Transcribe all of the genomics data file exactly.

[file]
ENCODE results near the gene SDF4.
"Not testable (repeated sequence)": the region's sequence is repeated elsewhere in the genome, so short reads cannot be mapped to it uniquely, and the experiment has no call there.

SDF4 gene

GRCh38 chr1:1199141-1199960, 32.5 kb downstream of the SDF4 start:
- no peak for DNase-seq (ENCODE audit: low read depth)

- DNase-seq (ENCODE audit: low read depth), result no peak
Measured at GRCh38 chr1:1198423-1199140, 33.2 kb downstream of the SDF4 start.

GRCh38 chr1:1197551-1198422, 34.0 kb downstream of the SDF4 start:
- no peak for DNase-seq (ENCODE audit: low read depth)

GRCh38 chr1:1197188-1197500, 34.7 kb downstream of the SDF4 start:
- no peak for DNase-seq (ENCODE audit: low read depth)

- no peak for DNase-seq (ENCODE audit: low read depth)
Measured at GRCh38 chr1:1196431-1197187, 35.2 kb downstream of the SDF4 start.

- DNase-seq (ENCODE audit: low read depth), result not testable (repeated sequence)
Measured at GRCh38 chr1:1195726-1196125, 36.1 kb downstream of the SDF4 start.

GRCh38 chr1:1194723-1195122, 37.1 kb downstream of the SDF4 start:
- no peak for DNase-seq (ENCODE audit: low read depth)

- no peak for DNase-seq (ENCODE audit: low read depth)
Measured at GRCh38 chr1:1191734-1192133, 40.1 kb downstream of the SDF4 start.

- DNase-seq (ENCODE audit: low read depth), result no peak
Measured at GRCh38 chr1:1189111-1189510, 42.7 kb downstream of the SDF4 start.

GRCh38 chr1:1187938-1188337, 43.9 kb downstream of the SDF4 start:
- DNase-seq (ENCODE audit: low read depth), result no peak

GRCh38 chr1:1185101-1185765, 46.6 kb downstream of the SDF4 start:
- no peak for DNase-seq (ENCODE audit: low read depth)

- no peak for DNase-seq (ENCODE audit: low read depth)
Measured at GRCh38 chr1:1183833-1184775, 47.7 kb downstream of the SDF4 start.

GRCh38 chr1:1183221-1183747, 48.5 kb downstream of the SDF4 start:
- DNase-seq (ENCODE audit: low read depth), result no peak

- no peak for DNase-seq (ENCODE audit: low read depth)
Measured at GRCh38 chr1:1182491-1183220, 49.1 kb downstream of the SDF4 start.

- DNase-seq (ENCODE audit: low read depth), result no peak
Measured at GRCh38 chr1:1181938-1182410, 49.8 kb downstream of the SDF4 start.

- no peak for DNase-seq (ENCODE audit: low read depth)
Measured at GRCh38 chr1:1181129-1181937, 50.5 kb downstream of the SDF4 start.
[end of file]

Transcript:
ENCODE results near the gene SDF4.
"Not testable (repeated sequence)": the region's sequence is repeated elsewhere in the genome, so short reads cannot be mapped to it uniquely, and the experiment has no call there.

SDF4 gene

GRCh38 chr1:1199141-1199960, 32.5 kb downstream of the SDF4 start:
- no peak for DNase-seq (ENCODE audit: low read depth)

- DNase-seq (ENCODE audit: low read depth), result no peak
Measured at GRCh38 chr1:1198423-1199140, 33.2 kb downstream of the SDF4 start.

GRCh38 chr1:1197551-1198422, 34.0 kb downstream of the SDF4 start:
- no peak for DNase-seq (ENCODE audit: low read depth)

GRCh38 chr1:1197188-1197500, 34.7 kb downstream of the SDF4 start:
- no peak for DNase-seq (ENCODE audit: low read depth)

- no peak for DNase-seq (ENCODE audit: low read depth)
Measured at GRCh38 chr1:1196431-1197187, 35.2 kb downstream of the SDF4 start.

- DNase-seq (ENCODE audit: low read depth), result not testable (repeated sequence)
Measured at GRCh38 chr1:1195726-1196125, 36.1 kb downstream of the SDF4 start.

GRCh38 chr1:1194723-1195122, 37.1 kb downstream of the SDF4 start:
- no peak for DNase-seq (ENCODE audit: low read depth)

- no peak for DNase-seq (ENCODE audit: low read depth)
Measured at GRCh38 chr1:1191734-1192133, 40.1 kb downstream of the SDF4 start.

- DNase-seq (ENCODE audit: low read depth), result no peak
Measured at GRCh38 chr1:1189111-1189510, 42.7 kb downstream of the SDF4 start.

GRCh38 chr1:1187938-1188337, 43.9 kb downstream of the SDF4 start:
- DNase-seq (ENCODE audit: low read depth), result no peak

GRCh38 chr1:1185101-1185765, 46.6 kb downstream of the SDF4 start:
- no peak for DNase-seq (ENCODE audit: low read depth)

- no peak for DNase-seq (ENCODE audit: low read depth)
Measured at GRCh38 chr1:1183833-1184775, 47.7 kb downstream of the SDF4 start.

GRCh38 chr1:1183221-1183747, 48.5 kb downstream of the SDF4 start:
- DNase-seq (ENCODE audit: low read depth), result no peak

- no peak for DNase-seq (ENCODE audit: low read depth)
Measured at GRCh38 chr1:1182491-1183220, 49.1 kb downstream of the SDF4 start.

- DNase-seq (ENCODE audit: low read depth), result no peak
Measured at GRCh38 chr1:1181938-1182410, 49.8 kb downstream of the SDF4 start.

- no peak for DNase-seq (ENCODE audit: low read depth)
Measured at GRCh38 chr1:1181129-1181937, 50.5 kb downstream of the SDF4 start.